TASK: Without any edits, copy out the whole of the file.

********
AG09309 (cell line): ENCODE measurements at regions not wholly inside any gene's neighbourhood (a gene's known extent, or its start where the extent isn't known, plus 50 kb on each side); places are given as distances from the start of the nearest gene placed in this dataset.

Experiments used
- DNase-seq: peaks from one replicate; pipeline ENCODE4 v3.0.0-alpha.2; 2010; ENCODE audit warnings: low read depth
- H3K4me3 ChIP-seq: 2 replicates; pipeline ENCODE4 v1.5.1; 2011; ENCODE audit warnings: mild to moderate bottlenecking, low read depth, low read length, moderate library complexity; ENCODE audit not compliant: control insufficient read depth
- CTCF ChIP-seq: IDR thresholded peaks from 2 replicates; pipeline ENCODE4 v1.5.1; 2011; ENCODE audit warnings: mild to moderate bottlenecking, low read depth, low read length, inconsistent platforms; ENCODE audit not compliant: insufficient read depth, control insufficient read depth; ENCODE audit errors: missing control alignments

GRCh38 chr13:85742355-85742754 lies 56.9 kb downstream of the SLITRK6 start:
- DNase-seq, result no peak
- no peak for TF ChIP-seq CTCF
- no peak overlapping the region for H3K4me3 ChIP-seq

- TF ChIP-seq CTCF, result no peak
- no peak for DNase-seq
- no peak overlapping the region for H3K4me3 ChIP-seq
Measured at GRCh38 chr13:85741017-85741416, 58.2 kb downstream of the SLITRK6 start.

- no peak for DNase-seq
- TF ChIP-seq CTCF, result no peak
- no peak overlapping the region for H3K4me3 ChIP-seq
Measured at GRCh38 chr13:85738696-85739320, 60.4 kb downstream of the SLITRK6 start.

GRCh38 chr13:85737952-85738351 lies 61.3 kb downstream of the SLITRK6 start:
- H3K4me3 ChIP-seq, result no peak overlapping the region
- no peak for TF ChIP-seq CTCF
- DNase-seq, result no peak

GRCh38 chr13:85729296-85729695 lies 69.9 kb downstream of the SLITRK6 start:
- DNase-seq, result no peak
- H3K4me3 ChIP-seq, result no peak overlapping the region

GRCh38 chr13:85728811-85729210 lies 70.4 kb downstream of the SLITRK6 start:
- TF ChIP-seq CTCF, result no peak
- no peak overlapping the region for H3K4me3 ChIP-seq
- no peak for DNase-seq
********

AG09309 (cell line): ENCODE measurements at regions not wholly inside any gene's neighbourhood (a gene's known extent, or its start where the extent isn't known, plus 50 kb on each side); places are given as distances from the start of the nearest gene placed in this dataset.

Experiments used
- DNase-seq: peaks from one replicate; pipeline ENCODE4 v3.0.0-alpha.2; 2010; ENCODE audit warnings: low read depth
- H3K4me3 ChIP-seq: 2 replicates; pipeline ENCODE4 v1.5.1; 2011; ENCODE audit warnings: mild to moderate bottlenecking, low read depth, low read length, moderate library complexity; ENCODE audit not compliant: control insufficient read depth
- CTCF ChIP-seq: IDR thresholded peaks from 2 replicates; pipeline ENCODE4 v1.5.1; 2011; ENCODE audit warnings: mild to moderate bottlenecking, low read depth, low read length, inconsistent platforms; ENCODE audit not compliant: insufficient read depth, control insufficient read depth; ENCODE audit errors: missing control alignments

GRCh38 chr13:85742355-85742754 lies 56.9 kb downstream of the SLITRK6 start:
- DNase-seq, result no peak
- no peak for TF ChIP-seq CTCF
- no peak overlapping the region for H3K4me3 ChIP-seq

- TF ChIP-seq CTCF, result no peak
- no peak for DNase-seq
- no peak overlapping the region for H3K4me3 ChIP-seq
Measured at GRCh38 chr13:85741017-85741416, 58.2 kb downstream of the SLITRK6 start.

- no peak for DNase-seq
- TF ChIP-seq CTCF, result no peak
- no peak overlapping the region for H3K4me3 ChIP-seq
Measured at GRCh38 chr13:85738696-85739320, 60.4 kb downstream of the SLITRK6 start.

GRCh38 chr13:85737952-85738351 lies 61.3 kb downstream of the SLITRK6 start:
- H3K4me3 ChIP-seq, result no peak overlapping the region
- no peak for TF ChIP-seq CTCF
- DNase-seq, result no peak

GRCh38 chr13:85729296-85729695 lies 69.9 kb downstream of the SLITRK6 start:
- DNase-seq, result no peak
- H3K4me3 ChIP-seq, result no peak overlapping the region

GRCh38 chr13:85728811-85729210 lies 70.4 kb downstream of the SLITRK6 start:
- TF ChIP-seq CTCF, result no peak
- no peak overlapping the region for H3K4me3 ChIP-seq
- no peak for DNase-seq